Red Ribbon Week began with a fun run in Immokalee Oct. 17. Led by aftercare and prevention counselor Fred Mullins, children and community members gathered for a YOLO run/walk through the reservation. But first, Mullins told the group that they must fight the biggest enemy of the Tribe.

“You guys are part of the unconquered Tribe,” Mullins said. “You have an enemy today; not warriors, but drugs. The drug dealers want to get it to you kids and if you take them your life will be wasted. We are taking a stand. Hold your heads high when you run or walk today; you are doing it for your people.”

The children then raised their hands, repeated the words after Mullins and took the Red Ribbon pledge to stay drug free.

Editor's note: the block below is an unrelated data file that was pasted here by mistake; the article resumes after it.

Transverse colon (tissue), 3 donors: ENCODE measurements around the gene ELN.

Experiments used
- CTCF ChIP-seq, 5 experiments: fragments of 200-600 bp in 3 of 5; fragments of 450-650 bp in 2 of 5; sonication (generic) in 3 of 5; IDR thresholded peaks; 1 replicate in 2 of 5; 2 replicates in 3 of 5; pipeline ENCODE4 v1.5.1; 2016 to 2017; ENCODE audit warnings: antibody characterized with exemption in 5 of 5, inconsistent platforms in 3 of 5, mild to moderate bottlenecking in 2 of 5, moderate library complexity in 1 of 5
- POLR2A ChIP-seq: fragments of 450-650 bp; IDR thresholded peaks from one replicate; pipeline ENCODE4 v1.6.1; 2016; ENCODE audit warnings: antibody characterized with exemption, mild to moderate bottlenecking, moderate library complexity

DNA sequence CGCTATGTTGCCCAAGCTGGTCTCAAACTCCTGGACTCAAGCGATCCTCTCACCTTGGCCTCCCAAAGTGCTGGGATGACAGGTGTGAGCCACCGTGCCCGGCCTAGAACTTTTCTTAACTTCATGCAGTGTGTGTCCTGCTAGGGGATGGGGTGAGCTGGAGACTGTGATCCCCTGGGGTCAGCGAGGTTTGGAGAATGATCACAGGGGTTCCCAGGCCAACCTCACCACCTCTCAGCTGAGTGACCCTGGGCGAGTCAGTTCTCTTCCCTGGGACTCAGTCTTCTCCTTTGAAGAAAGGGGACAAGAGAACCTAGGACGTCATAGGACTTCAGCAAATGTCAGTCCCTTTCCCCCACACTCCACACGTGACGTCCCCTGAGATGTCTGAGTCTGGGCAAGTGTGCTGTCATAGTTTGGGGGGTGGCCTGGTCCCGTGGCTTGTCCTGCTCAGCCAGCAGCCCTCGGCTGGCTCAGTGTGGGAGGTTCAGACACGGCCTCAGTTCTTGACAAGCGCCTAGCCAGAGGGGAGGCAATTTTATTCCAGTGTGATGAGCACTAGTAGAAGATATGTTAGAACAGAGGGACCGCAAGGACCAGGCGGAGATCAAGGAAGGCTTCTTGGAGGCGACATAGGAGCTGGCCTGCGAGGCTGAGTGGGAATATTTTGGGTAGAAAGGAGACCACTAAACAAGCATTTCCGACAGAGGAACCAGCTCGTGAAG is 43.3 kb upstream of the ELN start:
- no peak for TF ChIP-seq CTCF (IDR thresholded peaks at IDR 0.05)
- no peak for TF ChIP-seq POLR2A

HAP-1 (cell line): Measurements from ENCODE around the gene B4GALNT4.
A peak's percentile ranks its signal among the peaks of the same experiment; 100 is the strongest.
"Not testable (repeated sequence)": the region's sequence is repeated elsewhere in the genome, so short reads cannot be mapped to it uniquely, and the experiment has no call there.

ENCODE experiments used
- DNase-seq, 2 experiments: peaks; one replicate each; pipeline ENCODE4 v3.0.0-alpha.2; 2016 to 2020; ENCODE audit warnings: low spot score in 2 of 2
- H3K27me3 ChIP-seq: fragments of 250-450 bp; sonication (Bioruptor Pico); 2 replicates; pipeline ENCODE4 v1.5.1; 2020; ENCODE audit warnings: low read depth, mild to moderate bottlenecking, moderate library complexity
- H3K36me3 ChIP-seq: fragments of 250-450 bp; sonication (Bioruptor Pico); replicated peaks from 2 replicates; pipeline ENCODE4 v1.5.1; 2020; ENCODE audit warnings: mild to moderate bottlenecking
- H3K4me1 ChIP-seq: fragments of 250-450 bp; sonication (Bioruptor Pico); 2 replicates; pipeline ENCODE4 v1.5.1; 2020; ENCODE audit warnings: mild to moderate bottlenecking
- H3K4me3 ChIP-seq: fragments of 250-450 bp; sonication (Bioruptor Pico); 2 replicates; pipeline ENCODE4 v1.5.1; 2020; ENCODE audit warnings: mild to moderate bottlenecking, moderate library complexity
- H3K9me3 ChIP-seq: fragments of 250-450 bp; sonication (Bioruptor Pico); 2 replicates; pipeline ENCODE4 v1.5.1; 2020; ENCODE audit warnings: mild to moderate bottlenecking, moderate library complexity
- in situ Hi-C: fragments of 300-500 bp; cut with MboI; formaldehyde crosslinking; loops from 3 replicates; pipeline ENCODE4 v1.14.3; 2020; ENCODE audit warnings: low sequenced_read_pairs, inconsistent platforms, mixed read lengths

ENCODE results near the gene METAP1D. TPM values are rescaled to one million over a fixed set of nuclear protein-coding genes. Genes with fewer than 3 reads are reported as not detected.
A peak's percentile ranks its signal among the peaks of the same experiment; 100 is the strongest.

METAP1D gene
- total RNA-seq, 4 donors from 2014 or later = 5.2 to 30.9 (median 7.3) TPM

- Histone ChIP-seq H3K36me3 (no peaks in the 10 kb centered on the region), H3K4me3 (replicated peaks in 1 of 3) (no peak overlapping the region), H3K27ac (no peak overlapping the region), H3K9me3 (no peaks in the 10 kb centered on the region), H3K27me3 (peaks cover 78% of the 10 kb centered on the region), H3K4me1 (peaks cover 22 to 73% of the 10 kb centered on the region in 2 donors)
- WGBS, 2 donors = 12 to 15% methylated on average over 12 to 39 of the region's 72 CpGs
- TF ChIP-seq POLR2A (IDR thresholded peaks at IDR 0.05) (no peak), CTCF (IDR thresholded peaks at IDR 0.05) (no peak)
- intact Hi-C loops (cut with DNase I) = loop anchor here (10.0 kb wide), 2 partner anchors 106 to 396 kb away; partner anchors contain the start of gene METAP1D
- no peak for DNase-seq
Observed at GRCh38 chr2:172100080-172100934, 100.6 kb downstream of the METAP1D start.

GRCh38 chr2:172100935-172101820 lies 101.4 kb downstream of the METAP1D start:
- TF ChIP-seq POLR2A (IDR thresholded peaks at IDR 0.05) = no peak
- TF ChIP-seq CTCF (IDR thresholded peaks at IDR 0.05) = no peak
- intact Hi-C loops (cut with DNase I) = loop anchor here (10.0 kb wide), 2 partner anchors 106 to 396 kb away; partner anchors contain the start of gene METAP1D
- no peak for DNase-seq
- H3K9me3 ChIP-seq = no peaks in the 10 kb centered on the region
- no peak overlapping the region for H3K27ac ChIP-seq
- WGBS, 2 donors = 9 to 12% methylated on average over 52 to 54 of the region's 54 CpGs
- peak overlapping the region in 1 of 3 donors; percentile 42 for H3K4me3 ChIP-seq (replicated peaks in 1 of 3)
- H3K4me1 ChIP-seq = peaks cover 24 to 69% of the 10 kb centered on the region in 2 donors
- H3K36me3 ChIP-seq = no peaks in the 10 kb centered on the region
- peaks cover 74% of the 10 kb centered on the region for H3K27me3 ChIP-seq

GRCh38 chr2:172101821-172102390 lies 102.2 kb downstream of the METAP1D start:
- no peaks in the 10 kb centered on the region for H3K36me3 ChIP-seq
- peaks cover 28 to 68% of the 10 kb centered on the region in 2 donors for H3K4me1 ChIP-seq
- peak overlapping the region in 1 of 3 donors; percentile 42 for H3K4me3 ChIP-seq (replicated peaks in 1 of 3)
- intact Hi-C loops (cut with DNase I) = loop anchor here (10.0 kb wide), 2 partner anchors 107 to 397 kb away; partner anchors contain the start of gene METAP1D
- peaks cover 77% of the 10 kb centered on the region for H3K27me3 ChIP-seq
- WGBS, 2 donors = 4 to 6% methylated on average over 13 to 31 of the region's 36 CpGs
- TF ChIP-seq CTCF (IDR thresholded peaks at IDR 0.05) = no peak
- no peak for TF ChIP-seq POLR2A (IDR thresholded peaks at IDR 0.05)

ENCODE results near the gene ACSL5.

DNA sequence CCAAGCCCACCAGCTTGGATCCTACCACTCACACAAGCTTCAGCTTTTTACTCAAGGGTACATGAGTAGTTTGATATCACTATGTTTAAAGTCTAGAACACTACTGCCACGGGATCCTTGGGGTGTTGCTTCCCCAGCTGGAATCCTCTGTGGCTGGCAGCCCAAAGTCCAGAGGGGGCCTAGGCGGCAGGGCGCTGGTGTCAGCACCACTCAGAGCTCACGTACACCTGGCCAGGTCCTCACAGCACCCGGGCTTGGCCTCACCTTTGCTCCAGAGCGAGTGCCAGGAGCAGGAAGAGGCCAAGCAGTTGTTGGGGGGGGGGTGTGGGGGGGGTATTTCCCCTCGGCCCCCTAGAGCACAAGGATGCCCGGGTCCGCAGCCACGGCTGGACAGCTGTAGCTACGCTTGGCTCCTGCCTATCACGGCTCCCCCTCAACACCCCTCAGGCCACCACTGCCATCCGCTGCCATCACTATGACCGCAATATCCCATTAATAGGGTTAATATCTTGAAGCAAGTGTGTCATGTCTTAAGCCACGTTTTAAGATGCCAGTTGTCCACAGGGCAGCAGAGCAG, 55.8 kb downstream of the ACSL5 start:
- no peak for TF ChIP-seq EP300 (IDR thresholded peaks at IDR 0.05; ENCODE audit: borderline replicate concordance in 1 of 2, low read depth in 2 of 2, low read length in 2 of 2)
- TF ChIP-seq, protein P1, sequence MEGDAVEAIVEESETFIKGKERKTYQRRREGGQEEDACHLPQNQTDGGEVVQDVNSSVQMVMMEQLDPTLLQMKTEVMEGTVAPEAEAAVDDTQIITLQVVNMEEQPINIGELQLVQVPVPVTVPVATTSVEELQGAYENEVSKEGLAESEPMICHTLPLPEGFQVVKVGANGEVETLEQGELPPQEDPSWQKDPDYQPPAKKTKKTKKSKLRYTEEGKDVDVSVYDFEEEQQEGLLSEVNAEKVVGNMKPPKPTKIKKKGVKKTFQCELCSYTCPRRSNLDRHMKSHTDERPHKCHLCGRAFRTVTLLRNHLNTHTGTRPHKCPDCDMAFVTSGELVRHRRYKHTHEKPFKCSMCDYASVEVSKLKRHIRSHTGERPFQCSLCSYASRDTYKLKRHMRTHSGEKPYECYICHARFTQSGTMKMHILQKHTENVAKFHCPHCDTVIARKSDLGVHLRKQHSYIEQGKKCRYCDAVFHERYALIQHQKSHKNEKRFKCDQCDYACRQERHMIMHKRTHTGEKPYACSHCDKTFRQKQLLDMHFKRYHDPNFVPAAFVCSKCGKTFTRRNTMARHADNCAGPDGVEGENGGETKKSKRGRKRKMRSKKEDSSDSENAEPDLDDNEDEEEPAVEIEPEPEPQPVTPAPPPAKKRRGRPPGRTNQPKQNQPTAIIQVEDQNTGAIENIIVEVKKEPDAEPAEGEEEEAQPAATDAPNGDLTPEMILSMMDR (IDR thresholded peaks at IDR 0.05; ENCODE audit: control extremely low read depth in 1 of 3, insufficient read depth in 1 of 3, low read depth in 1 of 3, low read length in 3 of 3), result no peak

“We’re helping our community by participating in Red Ribbon Week,” said Jaylah Garcia, 10.

“It teaches kids not to do drugs so we can stay healthy and live longer,” added Denise Gonzales, 9.

Immokalee youth take the Red Ribbon pledge in the community center prior to kicking off Red Ribbon Week Oct. 17 with a community walk/run through the reservation. (Beverly Bidney photo)
Immokalee youth take the Red Ribbon pledge in the community center prior to kicking off Red Ribbon Week Oct. 17 with a community walk/run through the reservation. (Beverly Bidney photo)

About 500 Pemayetv Emahakv Charter School students, teachers, staff and community members marched through the streets of Brighton Oct. 18 to show their solidarity in the fight against drugs. Preschool students rode in a cattle trailer and babies in the Creek immersion program were comfortable in their strollers.